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Modest proposal on BRRD shows flimsy resolution grounds

Adding retail investors to the buyer base of subordinated bank debt, as was suggested to the European Parliament this week, wouldn’t be nearly enough to make the Bank Resolution and Recovery Directive (BRRD) a workable, practical resolution framework. If retail are going to be allowed into the market, it shouldn’t be because their lack of expertise makes them a good foundation for a stable financial system.

A recent study commissioned by the European Parliament suggesting retail investors must be allowed to buy bank subordinated debt, in order to preserve the credibility of the new bank resolution framework, shows that the Bank Resolution and Recovery Directive is poorly constructed in the first place.

The study, produced for the Economic and Monetary Affairs Committee, says that the existing framework, which went into effect at the beginning of this year, actually requires a retail investor base for subordinated bank capital, essentially because retail investors don’t have the knowledge and capability to act quickly in bond markets if something goes wrong.

That inability to run from the market translates to lower volatility and potentially greater financial sector stability, the paper argues.

The paper explains that allowing retail investors into the market would inherently put them at risks they likely don’t understand, but also offers an explanation of why financial stability requires that they be allowed into the market anyway.

On the face of it, the argument make sense, if for no other reason than that retail investors are already allowed to buy equities, which are, after all, the most subordinated instrument in the capital stack. And how many retail investors truly understand the myriad risks involved in equity investments?

So, sure, let retail investors buy sub debt, or give them the opportunity to get exposure via funds — as long as the reasoning behind allowing them to invest in equities still stands.

But the truth is that if you have to rely on an investor base’s lack of expertise and capability to keep a financial system propped up, you’ve got a very poorly constructed system.

And retail investors are just as, if not more, prone to panic as institutional investors, even if they don’t react as quickly. If depositors end up lining the streets to get their money out of a bank they think is going down, do you not also think they’ll be trying sell out of their subordinated bank debt positions en masse, as well?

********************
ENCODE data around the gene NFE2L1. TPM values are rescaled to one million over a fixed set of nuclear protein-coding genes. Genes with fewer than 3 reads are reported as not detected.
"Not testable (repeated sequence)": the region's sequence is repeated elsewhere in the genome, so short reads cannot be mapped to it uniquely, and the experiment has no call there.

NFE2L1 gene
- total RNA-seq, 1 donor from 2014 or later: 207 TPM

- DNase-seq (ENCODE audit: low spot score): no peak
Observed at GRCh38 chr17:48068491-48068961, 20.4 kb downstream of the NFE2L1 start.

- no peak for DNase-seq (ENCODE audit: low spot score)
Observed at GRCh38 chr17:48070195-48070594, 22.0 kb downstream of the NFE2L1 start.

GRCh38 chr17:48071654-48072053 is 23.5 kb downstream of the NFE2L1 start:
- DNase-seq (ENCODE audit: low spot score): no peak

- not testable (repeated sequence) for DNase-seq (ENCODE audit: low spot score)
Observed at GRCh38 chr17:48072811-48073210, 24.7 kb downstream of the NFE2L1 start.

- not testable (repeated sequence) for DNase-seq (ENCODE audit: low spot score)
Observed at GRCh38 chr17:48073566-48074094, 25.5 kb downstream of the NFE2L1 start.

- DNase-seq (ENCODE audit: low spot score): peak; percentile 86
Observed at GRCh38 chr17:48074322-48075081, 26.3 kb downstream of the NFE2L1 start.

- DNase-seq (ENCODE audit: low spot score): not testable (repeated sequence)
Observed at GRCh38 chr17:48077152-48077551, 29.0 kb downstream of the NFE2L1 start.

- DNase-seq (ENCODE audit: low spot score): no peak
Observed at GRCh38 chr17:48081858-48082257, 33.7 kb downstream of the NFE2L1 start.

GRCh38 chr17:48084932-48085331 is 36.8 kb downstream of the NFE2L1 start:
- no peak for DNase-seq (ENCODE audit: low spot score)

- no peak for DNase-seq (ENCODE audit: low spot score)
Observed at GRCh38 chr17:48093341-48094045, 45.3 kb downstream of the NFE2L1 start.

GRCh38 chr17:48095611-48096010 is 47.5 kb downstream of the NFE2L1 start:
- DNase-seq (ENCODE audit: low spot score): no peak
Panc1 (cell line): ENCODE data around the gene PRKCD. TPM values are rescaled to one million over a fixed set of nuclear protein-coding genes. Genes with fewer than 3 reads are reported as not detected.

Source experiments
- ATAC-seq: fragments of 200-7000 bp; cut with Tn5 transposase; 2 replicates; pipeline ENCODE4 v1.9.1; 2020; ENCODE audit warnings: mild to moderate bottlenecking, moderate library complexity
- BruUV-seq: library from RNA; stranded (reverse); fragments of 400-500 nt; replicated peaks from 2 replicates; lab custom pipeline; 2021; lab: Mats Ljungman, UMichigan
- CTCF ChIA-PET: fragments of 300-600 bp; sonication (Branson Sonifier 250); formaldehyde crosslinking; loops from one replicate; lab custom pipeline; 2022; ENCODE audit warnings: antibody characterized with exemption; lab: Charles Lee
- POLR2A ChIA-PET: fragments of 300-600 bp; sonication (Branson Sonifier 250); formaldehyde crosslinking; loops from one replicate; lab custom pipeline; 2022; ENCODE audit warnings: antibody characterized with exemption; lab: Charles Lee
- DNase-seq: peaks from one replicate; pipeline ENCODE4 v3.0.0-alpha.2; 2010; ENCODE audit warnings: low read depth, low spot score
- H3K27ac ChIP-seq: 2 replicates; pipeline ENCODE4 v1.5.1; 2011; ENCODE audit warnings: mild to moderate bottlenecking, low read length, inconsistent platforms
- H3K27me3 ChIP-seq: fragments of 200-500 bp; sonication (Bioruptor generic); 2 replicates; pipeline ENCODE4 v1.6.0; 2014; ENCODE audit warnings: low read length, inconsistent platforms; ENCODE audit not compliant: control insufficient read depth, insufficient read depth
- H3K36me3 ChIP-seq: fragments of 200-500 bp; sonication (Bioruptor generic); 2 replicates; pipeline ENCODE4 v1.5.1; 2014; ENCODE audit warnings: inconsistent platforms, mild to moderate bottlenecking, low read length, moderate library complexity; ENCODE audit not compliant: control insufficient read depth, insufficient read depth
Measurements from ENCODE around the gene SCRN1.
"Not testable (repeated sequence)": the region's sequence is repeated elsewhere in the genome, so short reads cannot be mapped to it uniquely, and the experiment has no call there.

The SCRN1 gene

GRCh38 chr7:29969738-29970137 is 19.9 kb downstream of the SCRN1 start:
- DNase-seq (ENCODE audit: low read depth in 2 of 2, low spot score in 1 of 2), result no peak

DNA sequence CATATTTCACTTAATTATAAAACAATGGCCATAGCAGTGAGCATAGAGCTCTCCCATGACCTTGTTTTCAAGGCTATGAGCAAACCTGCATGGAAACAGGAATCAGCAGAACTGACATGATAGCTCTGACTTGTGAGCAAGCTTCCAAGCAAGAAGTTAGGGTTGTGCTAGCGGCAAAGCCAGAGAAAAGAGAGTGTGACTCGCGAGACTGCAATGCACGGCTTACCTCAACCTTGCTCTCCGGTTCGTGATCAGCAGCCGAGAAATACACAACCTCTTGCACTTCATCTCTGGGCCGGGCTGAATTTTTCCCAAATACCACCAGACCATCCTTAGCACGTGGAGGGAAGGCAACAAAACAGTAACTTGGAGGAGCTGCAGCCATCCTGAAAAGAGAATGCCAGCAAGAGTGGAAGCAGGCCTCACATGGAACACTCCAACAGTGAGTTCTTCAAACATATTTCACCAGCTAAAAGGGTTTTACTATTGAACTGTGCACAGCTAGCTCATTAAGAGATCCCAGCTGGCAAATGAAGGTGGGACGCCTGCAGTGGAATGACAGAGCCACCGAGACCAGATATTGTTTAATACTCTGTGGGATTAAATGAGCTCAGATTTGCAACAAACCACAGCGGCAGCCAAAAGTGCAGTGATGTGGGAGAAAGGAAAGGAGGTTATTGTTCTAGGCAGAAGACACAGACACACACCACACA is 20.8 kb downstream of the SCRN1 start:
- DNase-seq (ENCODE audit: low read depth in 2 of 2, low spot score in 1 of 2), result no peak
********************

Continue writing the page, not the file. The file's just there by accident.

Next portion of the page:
The reasoning behind allowing retail in, then, amounts to this: if things get so bad for a given institution that even retail buyers know they need to dump their bonds, then things are actually very desperate indeed.

Add to this that there is already precedent for passing costs back to the state. The banking chaos in Italy last year that ended with the bail-in of retail investors, and the subsequent high-profile suicide of a pensioner, has since resulted in €100m of state-funded compensation to many of those investors. So the state was going to be on the hook either way.

That instance also provides a precedent for any further bail-ins that include retail-held subordinated debt. You can fully expect that the next time a bank goes down, and its retail investors with it, that the calls for government compensation will only be louder.

To rest BRRD on the assumption that just enough of banks’ investors are slow moving and lack expertise and capability to keep the system safe is obviously a bad idea.

On the other hand, the report may have been a disguised recommendation to parliament that they rethink the whole resolution framework from scratch. Good idea, but about as likely as the clean, over-the-weekend resolution of the next failed systemically important bank.

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